The Boudin Trail

Those in search of the culinary esoteric, the best of the best, and/or the unique food creations that any region has to offer, should head to South Louisiana and all things boudin.

Not just a sausage, boudin is an icon of culinary heritage in this part of the world, sold in restaurants, grocery stores, butcher shops, roadside stands and even filling stations.

As locals well know, not all Boudin is created equal. The sausages come in a variety of forms (links and round balls), flavors (mild, hot-as-hell and in between), and fillings (pork, shrimp, crawfish, chicken and even alligator).

Grilled boudin links and fried boudin balls.

Those wanting to sample and savor the ultimate boudin (of which there are many candidates) need only drive along the Southwest Louisiana Boudin Trail (as outlined in a brochure published by the Lake Charles Southwest Louisiana Convention and Visitors Bureau) and the Southern Boudin Trail (as described at ).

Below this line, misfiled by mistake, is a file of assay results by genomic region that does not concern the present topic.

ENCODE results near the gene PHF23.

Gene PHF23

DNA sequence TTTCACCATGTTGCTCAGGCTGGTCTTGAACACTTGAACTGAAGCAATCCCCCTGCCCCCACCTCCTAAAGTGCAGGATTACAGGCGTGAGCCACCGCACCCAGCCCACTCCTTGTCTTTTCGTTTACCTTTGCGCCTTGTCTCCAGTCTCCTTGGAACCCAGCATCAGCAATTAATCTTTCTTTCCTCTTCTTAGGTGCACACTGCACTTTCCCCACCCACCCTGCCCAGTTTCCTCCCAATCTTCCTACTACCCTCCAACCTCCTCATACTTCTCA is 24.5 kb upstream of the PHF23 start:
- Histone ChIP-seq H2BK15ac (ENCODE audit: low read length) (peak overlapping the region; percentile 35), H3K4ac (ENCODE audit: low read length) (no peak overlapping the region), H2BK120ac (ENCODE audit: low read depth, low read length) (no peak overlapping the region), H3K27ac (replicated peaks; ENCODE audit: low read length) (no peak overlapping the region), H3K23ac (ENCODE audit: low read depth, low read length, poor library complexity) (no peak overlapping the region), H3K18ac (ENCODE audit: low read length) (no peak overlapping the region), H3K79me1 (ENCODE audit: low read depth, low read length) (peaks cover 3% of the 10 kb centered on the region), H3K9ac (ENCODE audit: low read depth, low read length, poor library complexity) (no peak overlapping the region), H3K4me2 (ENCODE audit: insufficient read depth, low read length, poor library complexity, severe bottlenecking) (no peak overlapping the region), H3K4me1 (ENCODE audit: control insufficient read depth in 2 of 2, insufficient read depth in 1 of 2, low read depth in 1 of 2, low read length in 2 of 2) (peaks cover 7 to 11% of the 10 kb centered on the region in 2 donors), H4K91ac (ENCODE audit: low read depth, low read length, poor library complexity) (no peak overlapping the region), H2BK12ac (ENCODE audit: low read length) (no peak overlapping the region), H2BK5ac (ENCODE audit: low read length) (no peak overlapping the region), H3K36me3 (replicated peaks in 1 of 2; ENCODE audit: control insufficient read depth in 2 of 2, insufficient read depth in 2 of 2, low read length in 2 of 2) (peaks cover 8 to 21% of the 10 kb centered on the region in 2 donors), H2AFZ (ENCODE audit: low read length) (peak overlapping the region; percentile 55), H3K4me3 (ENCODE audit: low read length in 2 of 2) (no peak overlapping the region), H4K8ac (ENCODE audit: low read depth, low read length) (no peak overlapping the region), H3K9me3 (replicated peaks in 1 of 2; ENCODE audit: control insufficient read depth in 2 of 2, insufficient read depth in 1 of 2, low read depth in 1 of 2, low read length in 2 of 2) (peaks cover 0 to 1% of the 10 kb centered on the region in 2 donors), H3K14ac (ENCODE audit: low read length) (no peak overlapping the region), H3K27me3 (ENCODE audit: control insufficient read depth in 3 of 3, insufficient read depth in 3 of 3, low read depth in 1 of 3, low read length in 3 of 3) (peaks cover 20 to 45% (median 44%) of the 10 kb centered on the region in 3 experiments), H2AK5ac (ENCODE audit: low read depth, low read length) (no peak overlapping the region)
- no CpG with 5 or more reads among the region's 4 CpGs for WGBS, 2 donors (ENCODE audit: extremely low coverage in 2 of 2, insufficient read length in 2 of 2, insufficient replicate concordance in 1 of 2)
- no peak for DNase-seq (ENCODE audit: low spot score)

Trailblazers will need a car, some cash, an appetite, napkins and the ability to remember how to pronounce boudin (which is  “boudan” or “boodeh” delivered with a Cajun accent).